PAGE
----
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JULY, 1856.


ART. I.-An Enquiry into the Credibility of the Early Roman
History. By the Right Hon. Sir GEORGE CORNEWALL
LEWIS, Bart. Two Vols. London: 1855.

AMONG the wide circle of historical readers, there are few
who follow with satisfaction, and some who even repudiate
with impatience, investigations into the evidence on which the
narrative before them rests. Such investigations they regard
as the special duty of the author. They desire only to know
the results, set forth in a luminous and attractive manner, with
suitable reflections. If they are perusing an animated narrative
-adjusted to their notions of probability in respect to the
succession of events, and accommodated to their ethical and
aesthetical sentiments in its appreciation of characters and
situations they willingly hail the matter as so much added
to their previous knowledge. A moderate show of references
suffices to make them presume that the author has collated
the necessary evidence and elicited from it a true or credible
history. No such presumption indeed will arise, if he con-
tradicts their notions of probability, or adopts canons of ethical
and aesthetical appreciation departing from theirs-if he de-
scribes sequences to them unexpected, or introduces super-
natural forces on occasions which they deem inappropriate-
if he disparages persons and institutions admirable in their eyes.
The shock to their feelings will then certainly raise doubts,
may perhaps provoke to examination of the original autho-
rities. But except under such a stimulus, the idea of mistrust-
ing the sufficiency of the author's proofs is one which neither
suggests itself spontaneously to them, nor finds ready admission





when suggested by others. The degree to which an historian can count upon easy faith, depends upon the pre-established harmony of sentiment between him and his readers, enforced by his own powers of style and exposition.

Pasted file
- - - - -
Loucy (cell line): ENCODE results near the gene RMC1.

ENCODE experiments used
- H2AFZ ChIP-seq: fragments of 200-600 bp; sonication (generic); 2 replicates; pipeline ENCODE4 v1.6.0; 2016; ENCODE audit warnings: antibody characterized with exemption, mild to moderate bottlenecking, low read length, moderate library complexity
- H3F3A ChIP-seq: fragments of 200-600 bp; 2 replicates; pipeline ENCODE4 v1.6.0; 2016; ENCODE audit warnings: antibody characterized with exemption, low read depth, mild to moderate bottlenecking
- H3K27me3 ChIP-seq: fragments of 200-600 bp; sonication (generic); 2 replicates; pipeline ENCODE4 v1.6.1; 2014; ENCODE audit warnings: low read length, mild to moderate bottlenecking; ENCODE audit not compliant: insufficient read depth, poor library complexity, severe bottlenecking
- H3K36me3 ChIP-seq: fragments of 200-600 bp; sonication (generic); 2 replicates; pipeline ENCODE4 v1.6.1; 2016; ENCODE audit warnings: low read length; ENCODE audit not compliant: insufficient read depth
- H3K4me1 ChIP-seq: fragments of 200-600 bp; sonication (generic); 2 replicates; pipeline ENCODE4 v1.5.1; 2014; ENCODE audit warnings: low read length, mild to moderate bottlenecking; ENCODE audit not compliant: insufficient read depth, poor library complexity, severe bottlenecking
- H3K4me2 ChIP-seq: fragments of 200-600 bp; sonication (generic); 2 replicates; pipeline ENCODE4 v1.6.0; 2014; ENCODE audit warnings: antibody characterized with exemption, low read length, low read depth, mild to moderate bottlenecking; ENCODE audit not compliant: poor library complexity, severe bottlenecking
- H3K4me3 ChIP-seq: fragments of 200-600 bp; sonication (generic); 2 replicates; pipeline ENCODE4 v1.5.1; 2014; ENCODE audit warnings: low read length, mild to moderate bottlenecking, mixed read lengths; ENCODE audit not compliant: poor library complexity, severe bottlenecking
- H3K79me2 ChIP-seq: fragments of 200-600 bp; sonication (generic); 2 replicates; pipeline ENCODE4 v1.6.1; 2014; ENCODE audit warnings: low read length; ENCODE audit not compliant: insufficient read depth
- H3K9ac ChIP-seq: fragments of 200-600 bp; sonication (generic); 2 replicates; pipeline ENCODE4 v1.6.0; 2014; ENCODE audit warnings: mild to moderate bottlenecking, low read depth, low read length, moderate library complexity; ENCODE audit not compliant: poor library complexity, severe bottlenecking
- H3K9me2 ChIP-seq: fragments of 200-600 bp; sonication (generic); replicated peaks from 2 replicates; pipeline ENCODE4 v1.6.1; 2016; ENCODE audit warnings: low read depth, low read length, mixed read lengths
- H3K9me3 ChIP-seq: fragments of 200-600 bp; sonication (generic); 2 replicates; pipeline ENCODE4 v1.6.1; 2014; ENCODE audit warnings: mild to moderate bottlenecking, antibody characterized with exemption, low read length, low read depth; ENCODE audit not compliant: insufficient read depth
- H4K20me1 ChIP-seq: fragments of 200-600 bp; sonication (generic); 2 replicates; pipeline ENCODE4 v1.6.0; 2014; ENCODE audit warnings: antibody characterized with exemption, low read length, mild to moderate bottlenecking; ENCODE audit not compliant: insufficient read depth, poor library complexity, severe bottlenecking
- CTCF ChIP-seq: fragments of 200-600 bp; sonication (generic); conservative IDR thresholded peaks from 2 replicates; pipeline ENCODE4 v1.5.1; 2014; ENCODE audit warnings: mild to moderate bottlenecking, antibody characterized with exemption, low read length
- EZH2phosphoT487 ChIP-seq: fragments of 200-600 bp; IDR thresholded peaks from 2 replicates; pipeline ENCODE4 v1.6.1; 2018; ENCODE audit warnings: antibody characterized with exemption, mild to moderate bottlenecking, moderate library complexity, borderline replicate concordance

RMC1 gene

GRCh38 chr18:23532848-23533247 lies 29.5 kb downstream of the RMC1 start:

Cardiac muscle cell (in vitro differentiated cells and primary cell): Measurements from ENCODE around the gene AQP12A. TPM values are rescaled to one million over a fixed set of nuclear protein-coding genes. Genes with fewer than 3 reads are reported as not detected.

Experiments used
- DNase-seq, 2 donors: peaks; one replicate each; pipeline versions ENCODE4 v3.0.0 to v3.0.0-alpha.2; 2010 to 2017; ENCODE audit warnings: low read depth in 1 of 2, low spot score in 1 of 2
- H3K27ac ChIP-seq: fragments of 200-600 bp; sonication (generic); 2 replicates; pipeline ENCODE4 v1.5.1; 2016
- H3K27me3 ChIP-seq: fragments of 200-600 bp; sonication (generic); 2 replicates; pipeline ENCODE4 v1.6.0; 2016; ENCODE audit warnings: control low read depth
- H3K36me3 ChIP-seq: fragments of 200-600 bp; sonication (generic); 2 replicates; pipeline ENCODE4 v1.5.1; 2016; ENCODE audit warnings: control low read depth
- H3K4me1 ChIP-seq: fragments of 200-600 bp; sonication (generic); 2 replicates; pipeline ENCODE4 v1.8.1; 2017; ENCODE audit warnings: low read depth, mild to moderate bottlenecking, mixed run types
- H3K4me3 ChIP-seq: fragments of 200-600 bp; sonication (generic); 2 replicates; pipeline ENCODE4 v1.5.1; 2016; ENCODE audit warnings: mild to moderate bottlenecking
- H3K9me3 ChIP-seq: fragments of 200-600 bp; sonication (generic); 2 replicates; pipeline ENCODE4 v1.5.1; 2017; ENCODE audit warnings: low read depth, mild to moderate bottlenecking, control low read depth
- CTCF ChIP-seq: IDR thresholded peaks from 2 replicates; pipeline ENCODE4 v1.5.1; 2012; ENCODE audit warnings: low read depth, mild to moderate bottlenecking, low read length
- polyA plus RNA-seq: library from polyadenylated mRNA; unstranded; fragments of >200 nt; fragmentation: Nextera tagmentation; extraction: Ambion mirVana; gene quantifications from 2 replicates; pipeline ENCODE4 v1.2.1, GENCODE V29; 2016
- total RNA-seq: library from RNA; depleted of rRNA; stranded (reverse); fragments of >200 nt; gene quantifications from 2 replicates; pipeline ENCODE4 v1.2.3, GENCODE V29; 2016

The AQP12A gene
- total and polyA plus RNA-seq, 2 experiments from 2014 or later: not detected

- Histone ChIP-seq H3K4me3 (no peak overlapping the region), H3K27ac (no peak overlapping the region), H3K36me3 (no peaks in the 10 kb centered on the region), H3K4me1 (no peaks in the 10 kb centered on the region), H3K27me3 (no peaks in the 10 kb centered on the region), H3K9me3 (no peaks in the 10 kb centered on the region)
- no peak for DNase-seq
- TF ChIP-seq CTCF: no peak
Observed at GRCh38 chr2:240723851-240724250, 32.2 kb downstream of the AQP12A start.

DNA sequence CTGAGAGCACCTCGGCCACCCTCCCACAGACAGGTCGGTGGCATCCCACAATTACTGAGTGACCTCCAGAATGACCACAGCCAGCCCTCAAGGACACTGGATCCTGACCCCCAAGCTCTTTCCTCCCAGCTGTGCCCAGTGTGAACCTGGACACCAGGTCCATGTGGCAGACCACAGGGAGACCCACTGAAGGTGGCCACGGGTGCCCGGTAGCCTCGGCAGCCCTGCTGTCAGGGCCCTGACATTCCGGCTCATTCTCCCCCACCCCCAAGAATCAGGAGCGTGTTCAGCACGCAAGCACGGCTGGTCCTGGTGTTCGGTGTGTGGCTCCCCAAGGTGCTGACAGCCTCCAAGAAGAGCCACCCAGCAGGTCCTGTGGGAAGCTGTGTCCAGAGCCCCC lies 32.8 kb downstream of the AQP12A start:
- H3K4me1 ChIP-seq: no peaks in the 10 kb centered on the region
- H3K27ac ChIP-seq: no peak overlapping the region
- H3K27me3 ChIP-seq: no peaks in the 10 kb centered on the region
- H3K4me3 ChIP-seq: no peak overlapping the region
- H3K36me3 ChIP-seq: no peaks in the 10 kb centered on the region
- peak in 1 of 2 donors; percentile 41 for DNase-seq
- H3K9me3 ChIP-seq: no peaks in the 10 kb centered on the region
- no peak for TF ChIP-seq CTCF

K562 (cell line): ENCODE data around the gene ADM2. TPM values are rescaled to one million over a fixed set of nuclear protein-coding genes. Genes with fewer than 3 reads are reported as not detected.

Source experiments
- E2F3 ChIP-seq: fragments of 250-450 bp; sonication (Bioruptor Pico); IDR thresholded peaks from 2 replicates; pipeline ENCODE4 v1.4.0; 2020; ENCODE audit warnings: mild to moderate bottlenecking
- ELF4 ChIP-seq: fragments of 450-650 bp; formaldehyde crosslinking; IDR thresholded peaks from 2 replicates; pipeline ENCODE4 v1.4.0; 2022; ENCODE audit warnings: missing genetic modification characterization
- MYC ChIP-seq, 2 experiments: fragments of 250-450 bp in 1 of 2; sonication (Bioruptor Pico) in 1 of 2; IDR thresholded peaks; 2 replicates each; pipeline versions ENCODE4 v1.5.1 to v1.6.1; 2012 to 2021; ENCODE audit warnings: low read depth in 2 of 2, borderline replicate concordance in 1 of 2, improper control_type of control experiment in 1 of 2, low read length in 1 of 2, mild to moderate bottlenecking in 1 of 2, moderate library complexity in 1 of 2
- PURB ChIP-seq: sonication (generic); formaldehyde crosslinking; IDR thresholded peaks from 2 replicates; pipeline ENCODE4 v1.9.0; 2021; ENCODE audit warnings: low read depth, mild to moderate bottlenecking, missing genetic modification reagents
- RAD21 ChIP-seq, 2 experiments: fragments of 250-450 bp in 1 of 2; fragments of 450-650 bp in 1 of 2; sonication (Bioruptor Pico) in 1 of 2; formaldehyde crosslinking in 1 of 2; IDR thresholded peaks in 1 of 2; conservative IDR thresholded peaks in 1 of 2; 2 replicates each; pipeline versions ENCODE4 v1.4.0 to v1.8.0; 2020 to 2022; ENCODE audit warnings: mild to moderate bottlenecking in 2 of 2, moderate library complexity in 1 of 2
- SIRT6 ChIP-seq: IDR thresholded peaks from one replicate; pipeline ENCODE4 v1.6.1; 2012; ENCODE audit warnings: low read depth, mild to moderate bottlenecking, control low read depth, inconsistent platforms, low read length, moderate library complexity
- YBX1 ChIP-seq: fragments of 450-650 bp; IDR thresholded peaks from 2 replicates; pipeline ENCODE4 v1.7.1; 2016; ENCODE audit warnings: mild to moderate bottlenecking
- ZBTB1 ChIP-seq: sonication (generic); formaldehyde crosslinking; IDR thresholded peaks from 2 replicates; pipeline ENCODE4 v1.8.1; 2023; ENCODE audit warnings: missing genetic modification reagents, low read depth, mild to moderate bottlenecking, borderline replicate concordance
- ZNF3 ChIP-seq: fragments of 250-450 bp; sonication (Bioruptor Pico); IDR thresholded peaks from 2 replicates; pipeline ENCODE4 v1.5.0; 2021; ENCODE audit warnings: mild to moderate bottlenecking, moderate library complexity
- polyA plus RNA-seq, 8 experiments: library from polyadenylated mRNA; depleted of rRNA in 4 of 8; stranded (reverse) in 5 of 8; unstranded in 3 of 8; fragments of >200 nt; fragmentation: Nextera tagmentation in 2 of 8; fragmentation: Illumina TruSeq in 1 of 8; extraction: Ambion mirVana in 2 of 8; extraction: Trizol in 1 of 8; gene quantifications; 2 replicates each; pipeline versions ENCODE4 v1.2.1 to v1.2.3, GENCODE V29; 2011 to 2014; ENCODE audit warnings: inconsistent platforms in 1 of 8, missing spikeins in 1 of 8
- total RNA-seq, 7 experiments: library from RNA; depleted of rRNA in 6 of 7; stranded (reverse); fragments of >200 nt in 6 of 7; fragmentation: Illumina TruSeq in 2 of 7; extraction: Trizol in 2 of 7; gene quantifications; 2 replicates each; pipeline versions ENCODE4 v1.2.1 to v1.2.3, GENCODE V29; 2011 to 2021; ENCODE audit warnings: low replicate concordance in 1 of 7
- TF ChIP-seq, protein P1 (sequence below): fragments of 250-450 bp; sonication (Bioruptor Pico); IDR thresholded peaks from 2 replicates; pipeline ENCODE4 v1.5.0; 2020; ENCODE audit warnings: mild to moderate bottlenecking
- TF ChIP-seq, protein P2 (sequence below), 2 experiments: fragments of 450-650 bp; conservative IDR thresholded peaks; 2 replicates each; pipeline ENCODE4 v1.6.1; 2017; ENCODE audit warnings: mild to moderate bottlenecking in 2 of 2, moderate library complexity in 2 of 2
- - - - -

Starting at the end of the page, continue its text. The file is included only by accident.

Both the appreciating sentiments, and the received measure of internal credibility, vary materially from age to age, and from nation to nation: but subject to this condition, the description above given applies to historical readers generally. For the large majority of them, indeed, the fact cannot be otherwise. They have no time-to pass over other disqualifications-even for hearing all the distinct matters of proof; much less for weighing and comparing them, for hunting out what may have been overlooked, or for studying the process of combination and elimination which the historian's task requires from him. Such labour must be performed by one or a few for the benefit of many. And the security which the many possess for its being faithfully performed, arises not so much from their own demand, as from the emulation and competition of historical students themselves. The probability of eventual animadversion, from a few censors themselves conversant with the original sources, is a motive almost indispensable to keep the historian up to the proper pitch, throughout his long and often irksome preparations. By such censorship the comparison of his narrative with the sum total of attainable evidence becomes forced upon general readers, little disposed of themselves to originate the question. The analytical or dissecting process of criticism serves as a valuable control on the synthetical and constructive effort of the historian; who, however conscientious, is under temptation to aim too exclusively at those charms of pictorial execution without which large popularity is hardly attainable.

Of this analytical process, the work of Sir George Lewis, now before us, affords an admirable specimen. It exhibits a complete and intelligent mastery of the original authorities — a full knowledge of what has been done by former critics, with an equitable spirit of appreciation towards them,-and a familiarity with historical research, modern as well as ancient. It is full of copious illustration from the kindred subject of Grecian antiquity. While rich in premises, it is sparing in conclusions, and strictly exigent as to sufficiency of proof-the work of one who, though seeking earnestly for truth, is not ashamed to confess that he cannot find it, and to rest in such acknowledgment of ignorance, where there is no evidence, at once literal and cogent, to enforce some positive affirmation. We recognise in Sir George Lewis the precise antithesis of that vehement impulse of divination, confident alike both in belief and in disbelief, which so often carried away the vigorous intel